Friday brought us the horror of yet another school shooting incident, one that, unlike an attempt a few days earlier that was thwarted by an armed resource officer, claimed ten lives. The usual voices of outrage and anger mouthed their usual statements and demands for action, and many did so before we even knew the who, what, how, or why. Those who do so don’t deserve to receive much heed, because their disinterest in the particulars of a situation speaks of their unseriousness in addressing actual causes or prescribing viable remedies.

Let me get the gun arguments out of the way first. None of the various proposals for stricter gun measures: “assault weapon” bans (or, more broadly, semi-automatic firearm bans), tighter background checks, raising the gun purchase age to 21, bump stock bans, or purchase waiting periods, would have stopped this 17 year old shooter. He used a shotgun and a revolver in his killing, and he took (stole?) the guns from his father, who legally owned them. He apparently planned this atrocity for quite some time, as well, and there are early reports of explosive devices planted around the school.

Furthermore, there were no clear “red flags” or past incidents with law enforcement or the mental health system, that might have led someone paying attention to his door.

This leaves us with the wholly discomforting conclusion that this was an incident that, even in retrospect, offers no suggestion for preventative measures.

What can we do, then?

One thing that’s rarely or never mentioned in these incidents is the possibility that this behavior, exhibited too often by teenage or post-teen boys and men, is itself a result of a societal shift in how boys are raised and educated.

Yesterday, I read a sad lament, by Mike Rowe, about the demise of the Boy Scouts that he knew and belonged to as a boy. As I did, I flashed back to an interview I read with Maurice Sendak about the film adaptation of his children’s classic Where The Wild Things Are. Sendak noted (as I recall), in that interview, that there “needed to be danger” in the story. Similarly, he dismissed parents and others who worried that the tale is “too frightening” for little children. Between Rowe, Sendak, and my own observations of our culture’s current treatment of boys, I see the possible roots of the societal sickness and dysfunction that produced killers like the one in Texas this week.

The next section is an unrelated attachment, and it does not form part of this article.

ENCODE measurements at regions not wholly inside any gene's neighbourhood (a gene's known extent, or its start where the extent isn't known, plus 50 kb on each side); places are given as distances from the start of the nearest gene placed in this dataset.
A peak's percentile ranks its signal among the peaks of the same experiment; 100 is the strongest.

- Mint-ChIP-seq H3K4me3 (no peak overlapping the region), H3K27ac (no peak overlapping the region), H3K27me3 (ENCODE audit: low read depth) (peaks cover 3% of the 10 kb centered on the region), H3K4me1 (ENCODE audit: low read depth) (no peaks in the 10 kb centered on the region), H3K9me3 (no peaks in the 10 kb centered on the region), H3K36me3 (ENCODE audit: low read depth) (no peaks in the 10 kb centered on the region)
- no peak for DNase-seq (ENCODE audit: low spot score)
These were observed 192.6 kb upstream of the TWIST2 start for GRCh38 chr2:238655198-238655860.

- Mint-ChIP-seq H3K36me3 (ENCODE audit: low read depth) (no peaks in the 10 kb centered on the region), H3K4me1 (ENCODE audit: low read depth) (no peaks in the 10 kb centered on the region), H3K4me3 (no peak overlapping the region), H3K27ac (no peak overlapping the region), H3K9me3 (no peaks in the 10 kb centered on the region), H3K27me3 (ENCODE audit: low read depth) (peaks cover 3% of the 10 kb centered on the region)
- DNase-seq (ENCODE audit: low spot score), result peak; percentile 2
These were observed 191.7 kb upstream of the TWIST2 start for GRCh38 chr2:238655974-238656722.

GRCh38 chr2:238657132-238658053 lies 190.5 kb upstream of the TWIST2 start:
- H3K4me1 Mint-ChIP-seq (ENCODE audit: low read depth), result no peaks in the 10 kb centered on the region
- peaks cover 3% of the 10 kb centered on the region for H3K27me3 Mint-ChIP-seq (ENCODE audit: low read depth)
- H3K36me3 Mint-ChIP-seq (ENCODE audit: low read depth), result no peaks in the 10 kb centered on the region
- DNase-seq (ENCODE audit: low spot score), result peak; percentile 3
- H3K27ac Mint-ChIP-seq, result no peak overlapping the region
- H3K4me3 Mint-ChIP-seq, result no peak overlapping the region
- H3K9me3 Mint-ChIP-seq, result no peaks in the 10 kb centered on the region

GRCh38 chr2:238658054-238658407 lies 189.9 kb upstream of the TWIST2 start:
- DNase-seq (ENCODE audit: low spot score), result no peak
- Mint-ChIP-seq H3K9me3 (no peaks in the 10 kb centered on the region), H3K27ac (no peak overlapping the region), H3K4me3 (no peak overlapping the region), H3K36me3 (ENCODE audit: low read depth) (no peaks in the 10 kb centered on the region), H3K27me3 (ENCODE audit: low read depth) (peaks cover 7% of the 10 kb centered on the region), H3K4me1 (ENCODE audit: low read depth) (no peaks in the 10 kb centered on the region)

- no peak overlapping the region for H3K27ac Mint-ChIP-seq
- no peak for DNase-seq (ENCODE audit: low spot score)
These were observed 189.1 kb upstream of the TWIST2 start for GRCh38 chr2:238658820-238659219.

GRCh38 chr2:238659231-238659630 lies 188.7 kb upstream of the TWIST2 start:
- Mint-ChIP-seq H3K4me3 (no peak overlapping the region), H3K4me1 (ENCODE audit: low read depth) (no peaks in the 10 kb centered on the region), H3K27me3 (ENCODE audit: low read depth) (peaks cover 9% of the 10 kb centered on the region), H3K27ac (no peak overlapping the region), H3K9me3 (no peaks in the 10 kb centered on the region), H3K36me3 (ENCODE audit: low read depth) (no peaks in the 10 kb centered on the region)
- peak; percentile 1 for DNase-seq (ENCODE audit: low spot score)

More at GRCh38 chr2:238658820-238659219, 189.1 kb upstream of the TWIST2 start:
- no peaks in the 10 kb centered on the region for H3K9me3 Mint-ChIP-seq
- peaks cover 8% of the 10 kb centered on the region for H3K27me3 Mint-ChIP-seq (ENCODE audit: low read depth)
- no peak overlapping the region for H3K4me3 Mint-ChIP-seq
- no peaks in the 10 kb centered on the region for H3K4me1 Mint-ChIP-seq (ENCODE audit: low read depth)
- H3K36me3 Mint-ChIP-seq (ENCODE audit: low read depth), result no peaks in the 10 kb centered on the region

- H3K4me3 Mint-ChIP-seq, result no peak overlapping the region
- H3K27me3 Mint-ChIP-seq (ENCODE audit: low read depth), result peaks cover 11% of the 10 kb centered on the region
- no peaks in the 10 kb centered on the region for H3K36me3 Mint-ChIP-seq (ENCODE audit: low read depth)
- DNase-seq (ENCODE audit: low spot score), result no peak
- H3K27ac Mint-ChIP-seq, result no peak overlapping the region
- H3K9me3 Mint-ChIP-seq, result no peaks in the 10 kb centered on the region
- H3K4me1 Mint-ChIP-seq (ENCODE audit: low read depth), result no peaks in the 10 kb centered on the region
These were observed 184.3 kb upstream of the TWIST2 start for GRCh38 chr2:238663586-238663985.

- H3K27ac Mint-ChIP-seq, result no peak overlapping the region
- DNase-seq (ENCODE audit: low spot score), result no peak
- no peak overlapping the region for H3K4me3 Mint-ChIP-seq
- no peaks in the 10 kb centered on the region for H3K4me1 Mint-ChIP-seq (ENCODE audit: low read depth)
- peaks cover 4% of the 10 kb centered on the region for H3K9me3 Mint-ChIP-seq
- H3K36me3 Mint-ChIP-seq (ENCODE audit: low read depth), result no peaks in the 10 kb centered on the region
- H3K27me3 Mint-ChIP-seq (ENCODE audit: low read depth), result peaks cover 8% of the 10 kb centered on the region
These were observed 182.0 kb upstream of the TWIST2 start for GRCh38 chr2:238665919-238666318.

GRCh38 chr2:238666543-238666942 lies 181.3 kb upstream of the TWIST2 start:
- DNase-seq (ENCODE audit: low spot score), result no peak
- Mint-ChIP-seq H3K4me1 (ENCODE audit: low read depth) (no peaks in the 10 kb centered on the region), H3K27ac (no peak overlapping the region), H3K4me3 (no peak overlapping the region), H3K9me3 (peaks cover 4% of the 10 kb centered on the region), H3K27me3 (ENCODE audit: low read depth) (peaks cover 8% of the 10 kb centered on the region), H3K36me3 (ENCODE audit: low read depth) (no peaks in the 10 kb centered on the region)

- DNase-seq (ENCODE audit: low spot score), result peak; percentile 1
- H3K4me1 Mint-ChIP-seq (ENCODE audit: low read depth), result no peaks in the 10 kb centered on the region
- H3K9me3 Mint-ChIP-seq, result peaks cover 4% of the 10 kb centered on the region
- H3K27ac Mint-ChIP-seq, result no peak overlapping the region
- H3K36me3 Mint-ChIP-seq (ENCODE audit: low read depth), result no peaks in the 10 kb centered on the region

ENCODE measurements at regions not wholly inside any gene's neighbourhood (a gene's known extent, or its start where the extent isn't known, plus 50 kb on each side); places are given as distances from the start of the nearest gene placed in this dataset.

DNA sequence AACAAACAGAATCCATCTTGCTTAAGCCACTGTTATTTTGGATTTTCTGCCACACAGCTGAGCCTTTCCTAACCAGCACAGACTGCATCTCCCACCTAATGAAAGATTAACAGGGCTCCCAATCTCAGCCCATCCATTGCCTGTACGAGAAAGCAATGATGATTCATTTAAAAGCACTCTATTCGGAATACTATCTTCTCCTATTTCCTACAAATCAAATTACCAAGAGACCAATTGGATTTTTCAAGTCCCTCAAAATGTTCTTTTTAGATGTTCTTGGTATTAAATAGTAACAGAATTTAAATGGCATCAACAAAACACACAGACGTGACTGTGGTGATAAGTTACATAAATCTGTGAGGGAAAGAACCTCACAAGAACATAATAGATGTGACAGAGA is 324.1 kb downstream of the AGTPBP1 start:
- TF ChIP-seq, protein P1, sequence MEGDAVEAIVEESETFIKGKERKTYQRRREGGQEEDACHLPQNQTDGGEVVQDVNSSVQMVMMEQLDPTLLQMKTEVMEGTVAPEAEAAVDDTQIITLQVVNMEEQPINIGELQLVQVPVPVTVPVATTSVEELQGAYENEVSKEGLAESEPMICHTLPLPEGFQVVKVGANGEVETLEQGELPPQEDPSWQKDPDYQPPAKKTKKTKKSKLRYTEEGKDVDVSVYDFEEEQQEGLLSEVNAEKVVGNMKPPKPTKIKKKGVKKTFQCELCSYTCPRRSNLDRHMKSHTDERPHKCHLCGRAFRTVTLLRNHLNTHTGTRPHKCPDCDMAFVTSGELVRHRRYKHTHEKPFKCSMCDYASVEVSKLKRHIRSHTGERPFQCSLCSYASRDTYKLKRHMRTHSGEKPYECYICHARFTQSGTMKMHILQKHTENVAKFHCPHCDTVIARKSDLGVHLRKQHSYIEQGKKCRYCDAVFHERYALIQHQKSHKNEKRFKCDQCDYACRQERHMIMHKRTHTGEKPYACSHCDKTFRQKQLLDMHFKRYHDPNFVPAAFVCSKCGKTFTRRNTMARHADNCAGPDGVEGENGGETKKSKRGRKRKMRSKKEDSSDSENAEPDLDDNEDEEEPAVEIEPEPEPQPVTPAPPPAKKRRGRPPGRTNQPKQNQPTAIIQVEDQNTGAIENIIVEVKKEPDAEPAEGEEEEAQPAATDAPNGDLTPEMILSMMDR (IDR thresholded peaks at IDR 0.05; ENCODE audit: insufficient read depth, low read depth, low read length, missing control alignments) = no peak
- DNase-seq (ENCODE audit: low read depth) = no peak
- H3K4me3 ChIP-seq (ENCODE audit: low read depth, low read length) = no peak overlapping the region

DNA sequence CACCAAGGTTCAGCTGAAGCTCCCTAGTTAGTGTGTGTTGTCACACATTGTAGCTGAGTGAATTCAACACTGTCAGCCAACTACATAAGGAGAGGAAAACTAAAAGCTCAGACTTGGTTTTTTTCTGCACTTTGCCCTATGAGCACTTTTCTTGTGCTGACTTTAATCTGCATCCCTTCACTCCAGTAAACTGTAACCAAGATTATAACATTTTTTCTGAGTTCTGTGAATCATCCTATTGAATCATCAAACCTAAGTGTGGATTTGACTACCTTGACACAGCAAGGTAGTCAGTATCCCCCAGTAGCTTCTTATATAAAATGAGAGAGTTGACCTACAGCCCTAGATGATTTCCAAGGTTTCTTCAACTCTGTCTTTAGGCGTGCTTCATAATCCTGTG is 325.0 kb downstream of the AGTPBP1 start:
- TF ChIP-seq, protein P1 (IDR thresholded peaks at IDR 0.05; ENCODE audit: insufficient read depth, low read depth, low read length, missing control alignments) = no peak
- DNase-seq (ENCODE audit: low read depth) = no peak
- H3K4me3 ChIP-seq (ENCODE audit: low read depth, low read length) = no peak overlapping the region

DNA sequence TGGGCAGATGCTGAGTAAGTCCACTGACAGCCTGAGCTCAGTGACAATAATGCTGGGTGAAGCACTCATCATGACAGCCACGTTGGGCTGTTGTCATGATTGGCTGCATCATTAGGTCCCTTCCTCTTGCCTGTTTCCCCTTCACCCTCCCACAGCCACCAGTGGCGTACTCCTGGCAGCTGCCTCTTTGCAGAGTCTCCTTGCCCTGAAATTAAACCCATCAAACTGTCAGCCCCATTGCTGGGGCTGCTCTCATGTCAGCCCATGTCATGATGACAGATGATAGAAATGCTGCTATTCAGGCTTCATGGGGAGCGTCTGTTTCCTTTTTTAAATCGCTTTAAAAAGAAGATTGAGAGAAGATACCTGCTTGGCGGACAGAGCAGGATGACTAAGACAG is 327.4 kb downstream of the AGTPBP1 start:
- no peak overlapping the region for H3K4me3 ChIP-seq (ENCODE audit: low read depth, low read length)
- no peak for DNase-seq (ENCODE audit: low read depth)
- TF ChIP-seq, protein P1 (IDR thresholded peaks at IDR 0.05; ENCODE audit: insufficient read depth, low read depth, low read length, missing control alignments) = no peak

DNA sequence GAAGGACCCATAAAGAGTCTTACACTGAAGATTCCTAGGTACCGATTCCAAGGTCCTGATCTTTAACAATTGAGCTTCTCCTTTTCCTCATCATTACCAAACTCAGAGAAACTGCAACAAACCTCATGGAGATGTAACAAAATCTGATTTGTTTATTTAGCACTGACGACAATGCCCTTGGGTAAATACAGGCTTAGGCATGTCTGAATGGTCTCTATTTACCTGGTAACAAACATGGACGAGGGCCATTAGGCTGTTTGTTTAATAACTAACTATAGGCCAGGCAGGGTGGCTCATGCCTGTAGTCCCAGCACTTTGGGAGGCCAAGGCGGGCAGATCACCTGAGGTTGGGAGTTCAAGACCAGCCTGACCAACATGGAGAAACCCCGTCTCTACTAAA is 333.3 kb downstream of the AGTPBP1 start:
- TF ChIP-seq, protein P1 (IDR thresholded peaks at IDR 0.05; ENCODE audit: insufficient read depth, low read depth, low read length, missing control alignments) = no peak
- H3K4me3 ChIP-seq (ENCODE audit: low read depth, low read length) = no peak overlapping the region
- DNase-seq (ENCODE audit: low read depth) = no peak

Those of us of a certain age are likely-to-certain to remember a youth of roughhousing, physicality, rambunctiousness, competitiveness, friends, not-friends, enemies, bullies, victims, athletes, nerds, and the like. Bikes were ridden everywhere, hours were spent out of the house, with no structure or adult supervision, mistakes were made, knees and elbows were skinned. Boys were boys, and more importantly, were allowed to be boys. Not Your Average Dictionary defines a boy as a “noise with dirt on it.”

Our culture, of late, has turned a frown towards boyish behavior. This isn’t a revelation. Author Christina Hoff Sommers discusses, in her book The War Against Boys, how boys’ education and well-being has been subordinated to that of girls, as part of a misguided and corrosive effort to make up for a supposedly male-dominated society. Boys are taught to act in ways that run contrary to their natural proclivities. Those who act too much like boys are deemed to have behavioral problems, and remedies up to and including medication have become commonplace.

Stacked on top of this are helicopter parenting, zero-tolerance school policies, our safety paranoia that has us bubble-wrapping kids, structured play-dates, elimination of games like tag, dodgeball, and any other traditional kids’ game that might have any element of physical risk or bruised ego, and countless other “new parenting” philosophies. Boys of 30 and 40 years ago didn’t live in a panacea, but I defy anyone to tell me that they, collectively, grew up to be as flimsy as today’s appear to be.

I cannot help but wonder how much this de-manning of our boys has contributed to the mental affliction that has prompted school shooters to act as they have in recent years. I am in no way, shape, or form a mental health professional, but when we push people to act against their millennia-evolved natural proclivities, it seems logical that the resultant dissonances can lead to real problems. Is there a solution at hand? If we’re willing to undo the anti-boy trends of the past couple decades, perhaps we might see therein a remedy for that which has driven some to commit murder.

Peter Venetoklis

About Peter Venetoklis

I am twice-retired, a former rocket engineer and a former small business owner. At the very least, it makes for interesting party conversation. I'm also a life-long libertarian, I engage in an expanse of entertainments, and I squabble for sport.

Nowadays, I spend a good bit of my time arguing politics and editing this website.

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